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Problem 6.

1 Pulau Penang Island Resort

Theresa Nunn is planning a 30-day vacation on Pulau Penang, Malaysia, one year from now. The present charge
for a luxury suite plus meals in Malaysian ringgit (RM) is RM1,045/day. The Malaysian ringgit presently trades
at RM3.1350/$. She figures out the dollar cost today for a 30-day stay would be $10,000. The hotel informed her
that any increase in its room charges will be limited to any increase in the Malaysian cost of living. Malaysian
inflation is expected to be 2.75% per annum, while U.S. inflation is expected to be only 1.25%.

a. How many dollars might Theresa expect to need one year hence to pay for her 30-day vacation?
b. By what percent has the dollar cost gone up? Why?

Assumptions Value
Charge for suite plus meals in Malaysian ringgit (RM) 1,045.00
Spot exchange rate (RM/$) 3.1350
US$ cost today for a 30 day stay $10,000.00

Malaysian ringgit inflation rate expected to be 2.750%


U.S. dollar inflation rate expected to be 1.250%

a. How many dollars might you expecte to need one year hence for your 30-day vacation?

Spot exchange rate (ringgit per US$) 3.1350


Malaysian ringgit inflation rate expected to be 2.750%
U.S. dollar inflation rate expected to be 1.250%

Spot (expected in 1 year) = Spot x ( 1 + RM inflation) / ( 1 + US inflation)

Expected spot rate one year from now based on PPP (RM/$) 3.181444

Hotel charges expected to be paid one year from now for a 30-day stay (RM) 32,212.13

US dollars needed on the basis of these two expectations: $10,125.00

b. By what percent has the dollar cost gone up? Why?

New dollar cost $10,125.00


Original dollar cost $10,000.00
Percent change in US$ cost 1.250%

The dollar cost has risen by the US dollar inflation rate. This is a result of Theresa's estimation of the future suite
costs and the exchange rate changing in proportion to inflation (relative purchasing power parity).
Problem 6.2 Crisis at the Heart of Carnaval

The Argentine peso was fixed through a currency board at Ps1.00/$ throughout the 1990s. In
January 2002 the Argentine peso was floated. On January 29, 2003 it was trading at Ps3.20/$.
During that one year period Argentina's inflation rate was 20% on an annualized basis. Inflation in
the United States during that same period was 2.2% annualized.

a. What should have been the exchange rate in January 2003 if PPP held?
b. By what percentage was the Argentine peso undervalued on an annualized basis?
c. What were the probable causes of undervaluation?

Assumptions Value
Spot exchange rate, fixed peg, early January 2002 (Ps/$) 1.0000
Spot exchange rate, January 29, 2003 (Ps/$) 3.2000
US inflation for year (per annum) 2.20%
Argentine inflation for year (per annum) 20.00%

a. What should have been the exchange rate in January 2003 if PPP held?

Beginning spot rate (Ps/$) 1.00


Argentine inflation 20.00%
US inflation 2.20%
PPP exchange rate 1.17

b. By what percentage was the Argentine peso undervalued on an annulized basis?

Actual exchange rate (Ps/$) 3.20


PPP exchange rate (Ps/$) 1.17
Percentage overvaluation (positive) or undervaluation (negative) -63.307%

c. What were the probable causes of undervaluation?

The rapid decline in the value of the Argentine peso was a result of not only inflation,
but also a severe crisis in the balance of payments (see Chapter 4).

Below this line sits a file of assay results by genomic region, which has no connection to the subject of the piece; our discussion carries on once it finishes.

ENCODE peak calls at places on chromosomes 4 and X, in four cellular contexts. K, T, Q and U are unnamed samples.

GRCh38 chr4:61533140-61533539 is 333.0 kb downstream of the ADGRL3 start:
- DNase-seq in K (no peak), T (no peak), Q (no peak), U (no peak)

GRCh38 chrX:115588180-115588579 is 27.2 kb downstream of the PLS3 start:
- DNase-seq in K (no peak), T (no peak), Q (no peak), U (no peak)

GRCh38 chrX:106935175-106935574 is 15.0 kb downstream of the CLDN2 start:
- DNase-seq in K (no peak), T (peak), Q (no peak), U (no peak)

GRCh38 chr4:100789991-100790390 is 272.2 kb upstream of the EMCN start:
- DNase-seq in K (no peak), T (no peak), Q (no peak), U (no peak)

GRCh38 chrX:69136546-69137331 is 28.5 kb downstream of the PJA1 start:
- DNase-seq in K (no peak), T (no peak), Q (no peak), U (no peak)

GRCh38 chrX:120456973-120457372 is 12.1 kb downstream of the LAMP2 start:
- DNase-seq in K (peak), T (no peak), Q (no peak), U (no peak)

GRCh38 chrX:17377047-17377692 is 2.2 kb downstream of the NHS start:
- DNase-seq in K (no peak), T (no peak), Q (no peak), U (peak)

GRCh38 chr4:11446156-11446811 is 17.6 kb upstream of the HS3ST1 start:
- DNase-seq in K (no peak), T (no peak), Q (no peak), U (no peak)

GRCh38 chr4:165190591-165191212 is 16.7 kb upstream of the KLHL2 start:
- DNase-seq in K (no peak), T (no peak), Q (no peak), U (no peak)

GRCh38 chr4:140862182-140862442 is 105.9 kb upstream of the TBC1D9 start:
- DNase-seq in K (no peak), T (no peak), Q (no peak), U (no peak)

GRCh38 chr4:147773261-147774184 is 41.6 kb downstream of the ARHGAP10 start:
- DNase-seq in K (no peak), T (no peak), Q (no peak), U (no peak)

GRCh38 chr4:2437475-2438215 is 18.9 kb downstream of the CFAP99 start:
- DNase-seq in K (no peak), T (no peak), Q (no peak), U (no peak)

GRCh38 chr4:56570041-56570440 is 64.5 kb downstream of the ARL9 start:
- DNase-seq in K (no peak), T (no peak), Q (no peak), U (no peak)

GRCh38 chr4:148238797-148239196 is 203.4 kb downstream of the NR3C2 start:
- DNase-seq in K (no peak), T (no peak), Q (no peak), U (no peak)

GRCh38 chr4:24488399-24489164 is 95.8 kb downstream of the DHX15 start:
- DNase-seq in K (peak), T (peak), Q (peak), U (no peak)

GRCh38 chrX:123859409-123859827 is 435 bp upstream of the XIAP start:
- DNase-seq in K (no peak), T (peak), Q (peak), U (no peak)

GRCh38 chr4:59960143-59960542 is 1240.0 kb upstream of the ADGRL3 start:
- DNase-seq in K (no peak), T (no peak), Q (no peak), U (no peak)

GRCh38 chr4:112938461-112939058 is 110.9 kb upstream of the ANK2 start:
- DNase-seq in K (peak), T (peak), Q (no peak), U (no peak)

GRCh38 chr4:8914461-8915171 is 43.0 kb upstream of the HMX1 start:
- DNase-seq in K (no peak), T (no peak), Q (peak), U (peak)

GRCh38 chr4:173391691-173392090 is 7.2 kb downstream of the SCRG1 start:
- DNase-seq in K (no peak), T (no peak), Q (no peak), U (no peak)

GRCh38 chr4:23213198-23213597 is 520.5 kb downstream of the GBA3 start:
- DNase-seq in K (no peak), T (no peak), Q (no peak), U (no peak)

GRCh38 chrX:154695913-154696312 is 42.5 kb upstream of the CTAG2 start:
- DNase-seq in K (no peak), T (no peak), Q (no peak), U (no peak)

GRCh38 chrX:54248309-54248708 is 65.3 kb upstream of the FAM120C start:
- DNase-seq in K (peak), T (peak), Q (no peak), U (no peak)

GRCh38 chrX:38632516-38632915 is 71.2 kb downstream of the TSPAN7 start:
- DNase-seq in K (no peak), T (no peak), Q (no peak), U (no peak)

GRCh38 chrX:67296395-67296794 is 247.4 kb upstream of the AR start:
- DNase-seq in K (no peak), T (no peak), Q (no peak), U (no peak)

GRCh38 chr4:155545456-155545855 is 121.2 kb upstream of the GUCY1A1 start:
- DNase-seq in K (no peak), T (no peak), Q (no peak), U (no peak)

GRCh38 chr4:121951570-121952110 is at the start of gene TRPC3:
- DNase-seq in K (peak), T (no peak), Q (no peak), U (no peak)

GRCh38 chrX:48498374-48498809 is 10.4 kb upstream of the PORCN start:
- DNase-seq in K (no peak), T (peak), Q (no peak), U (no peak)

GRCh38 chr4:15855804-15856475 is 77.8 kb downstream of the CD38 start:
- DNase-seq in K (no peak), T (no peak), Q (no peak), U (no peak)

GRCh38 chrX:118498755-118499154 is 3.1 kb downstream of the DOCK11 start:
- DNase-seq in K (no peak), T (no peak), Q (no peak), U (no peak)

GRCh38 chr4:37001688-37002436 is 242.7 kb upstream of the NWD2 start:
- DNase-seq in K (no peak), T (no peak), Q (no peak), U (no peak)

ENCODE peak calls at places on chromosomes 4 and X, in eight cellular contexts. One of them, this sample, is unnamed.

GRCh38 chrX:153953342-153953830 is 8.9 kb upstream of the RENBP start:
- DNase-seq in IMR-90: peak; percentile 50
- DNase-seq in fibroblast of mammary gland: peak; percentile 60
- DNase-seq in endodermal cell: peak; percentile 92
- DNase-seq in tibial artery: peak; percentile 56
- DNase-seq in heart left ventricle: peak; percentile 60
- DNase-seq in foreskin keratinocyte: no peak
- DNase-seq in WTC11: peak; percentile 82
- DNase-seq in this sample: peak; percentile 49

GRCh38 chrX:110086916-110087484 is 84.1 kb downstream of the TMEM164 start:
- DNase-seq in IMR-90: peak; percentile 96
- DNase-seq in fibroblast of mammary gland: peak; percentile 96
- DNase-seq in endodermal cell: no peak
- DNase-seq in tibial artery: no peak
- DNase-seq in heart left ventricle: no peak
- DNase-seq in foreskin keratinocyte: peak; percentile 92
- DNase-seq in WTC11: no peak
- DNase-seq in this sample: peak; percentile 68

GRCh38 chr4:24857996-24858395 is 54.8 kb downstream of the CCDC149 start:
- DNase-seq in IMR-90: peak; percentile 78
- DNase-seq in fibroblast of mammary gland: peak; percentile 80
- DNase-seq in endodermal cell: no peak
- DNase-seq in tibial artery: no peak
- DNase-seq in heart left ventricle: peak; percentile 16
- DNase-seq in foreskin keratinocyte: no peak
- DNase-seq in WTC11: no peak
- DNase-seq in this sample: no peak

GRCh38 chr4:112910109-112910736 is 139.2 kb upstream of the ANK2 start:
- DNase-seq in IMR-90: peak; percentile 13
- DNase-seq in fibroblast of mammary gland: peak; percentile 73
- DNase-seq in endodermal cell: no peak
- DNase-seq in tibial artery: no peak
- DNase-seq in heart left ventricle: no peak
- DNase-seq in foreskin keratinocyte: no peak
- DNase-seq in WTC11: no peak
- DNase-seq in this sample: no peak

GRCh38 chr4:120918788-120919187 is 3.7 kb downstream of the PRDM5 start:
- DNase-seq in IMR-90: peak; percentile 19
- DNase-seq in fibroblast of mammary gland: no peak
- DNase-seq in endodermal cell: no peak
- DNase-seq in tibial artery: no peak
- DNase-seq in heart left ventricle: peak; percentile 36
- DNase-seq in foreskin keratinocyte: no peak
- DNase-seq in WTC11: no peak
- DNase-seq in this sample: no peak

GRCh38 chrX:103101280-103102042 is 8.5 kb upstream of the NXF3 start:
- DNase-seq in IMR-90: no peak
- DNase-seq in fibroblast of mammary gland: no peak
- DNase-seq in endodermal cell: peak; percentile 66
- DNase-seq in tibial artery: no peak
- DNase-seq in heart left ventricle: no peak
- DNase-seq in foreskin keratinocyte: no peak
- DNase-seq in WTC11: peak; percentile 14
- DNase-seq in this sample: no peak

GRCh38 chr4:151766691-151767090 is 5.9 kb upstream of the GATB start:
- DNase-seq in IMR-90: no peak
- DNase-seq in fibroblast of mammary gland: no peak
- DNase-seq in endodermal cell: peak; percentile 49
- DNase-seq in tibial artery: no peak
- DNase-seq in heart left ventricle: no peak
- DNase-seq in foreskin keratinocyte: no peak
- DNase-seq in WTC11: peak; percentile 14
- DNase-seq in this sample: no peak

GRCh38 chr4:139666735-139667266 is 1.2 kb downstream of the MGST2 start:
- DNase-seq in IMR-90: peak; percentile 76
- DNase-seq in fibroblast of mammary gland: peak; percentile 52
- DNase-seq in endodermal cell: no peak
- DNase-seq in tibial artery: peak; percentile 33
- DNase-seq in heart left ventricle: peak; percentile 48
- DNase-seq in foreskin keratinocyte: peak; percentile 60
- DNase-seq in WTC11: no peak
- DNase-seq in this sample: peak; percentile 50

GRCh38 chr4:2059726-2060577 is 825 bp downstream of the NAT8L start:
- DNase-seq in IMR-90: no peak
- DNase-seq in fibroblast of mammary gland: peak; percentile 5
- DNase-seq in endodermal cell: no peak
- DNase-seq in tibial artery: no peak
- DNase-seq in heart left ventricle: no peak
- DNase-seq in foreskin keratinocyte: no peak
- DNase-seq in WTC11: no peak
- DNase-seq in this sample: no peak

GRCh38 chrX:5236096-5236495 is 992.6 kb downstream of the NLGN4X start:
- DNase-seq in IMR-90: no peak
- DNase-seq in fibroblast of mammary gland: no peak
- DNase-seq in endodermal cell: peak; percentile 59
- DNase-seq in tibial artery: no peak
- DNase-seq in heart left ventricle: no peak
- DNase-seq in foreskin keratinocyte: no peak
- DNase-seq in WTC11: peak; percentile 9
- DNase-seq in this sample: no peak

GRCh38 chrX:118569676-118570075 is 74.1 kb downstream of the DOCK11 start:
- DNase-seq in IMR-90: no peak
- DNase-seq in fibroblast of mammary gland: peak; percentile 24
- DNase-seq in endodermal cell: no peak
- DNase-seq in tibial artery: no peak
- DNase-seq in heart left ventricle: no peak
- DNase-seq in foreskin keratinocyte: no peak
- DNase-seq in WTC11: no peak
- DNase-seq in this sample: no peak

Problem 6.3 Japanese/United States Parity Conditions

Derek Tosh is attempting to determine whether US/Japanese financial conditions are at parity. The current spot rate is a flat 89.00/$, while
the 360-day forward rate is 84.90/$. Forecast inflation is 1.100% for Japan, and 5.900% for the US. The 360-day euro-yen deposit rate is
4.700%, and the 360-day euro-dollar deposit rate is 9.500%.

a. Diagram and calculate whether international parity conditions hold between Japan and the United States.
b. Find the forecasted change in the Japanese yes/U.S. dollar (/$) exchange rate one year from now.

Assumptions Value
Forecast annual rate of inflation for Japan 1.100%
Forecast annual rate of inflation for United States 5.900%
One-year interest rate for Japan 4.700%
One-year interest rate for United States 9.500%
Spot exchange rate (/$) 89.00
One-year forward exchange rate (/$) 84.90

a.
Approximate Form

Forecast change in
Forward rate as spot exchange rate Purchasing
an unbaised 4.8% power
predictor (E) (Dollar expected to weaken) parity (A)





Forward premium Forecast difference
on foreign currency International in rates of inflation
4.8% Fisher Effect (C) -4.8%
(Japanese yen at a premium) (US higher than Japan)




Interest rate Difference in nominal Fisher
parity (D) interest rates effect (B)
-4.8%
(higher in United States)

As is the always the case with parity conditions, the future spot rate is implicitly forecast to be equal to the forward rate, the implied rate
from the international Fisher effect, and the rate implied by purchasing power parity. According to Yazzie's calculations, the markets are
indeed in equilibrium -- parity.

b.
Spot exchange rate (/$) 89.00
One-year forward exchange rate (/$) 84.90
Forcasted change in exchange rates 4.8%

(Current Spot Rate - Forward Exchange Rate) / (Forward Exchange Rate)


Problem 6.4 Traveling Down Under

Terry Lamoreaux has homes in both Sydney, Australia and Phoenix, Arizona. He travels between
the two cities at least twice a year. Because of his frequent trips he wants to buy some new, high
quality luggage. He's done his research and has decided to go with a Briggs & Riley brand three-
piece luggage set. There are retails stores in both Phoenix and Sydney. Terry was a finance major
and wants to use purchasing power parity to determine if he is paying the same price no matter
where he makes his purcahse.

a. If the price of the 3-piece luggage set in Phoenix is $850 and the price of the same 3-piece set in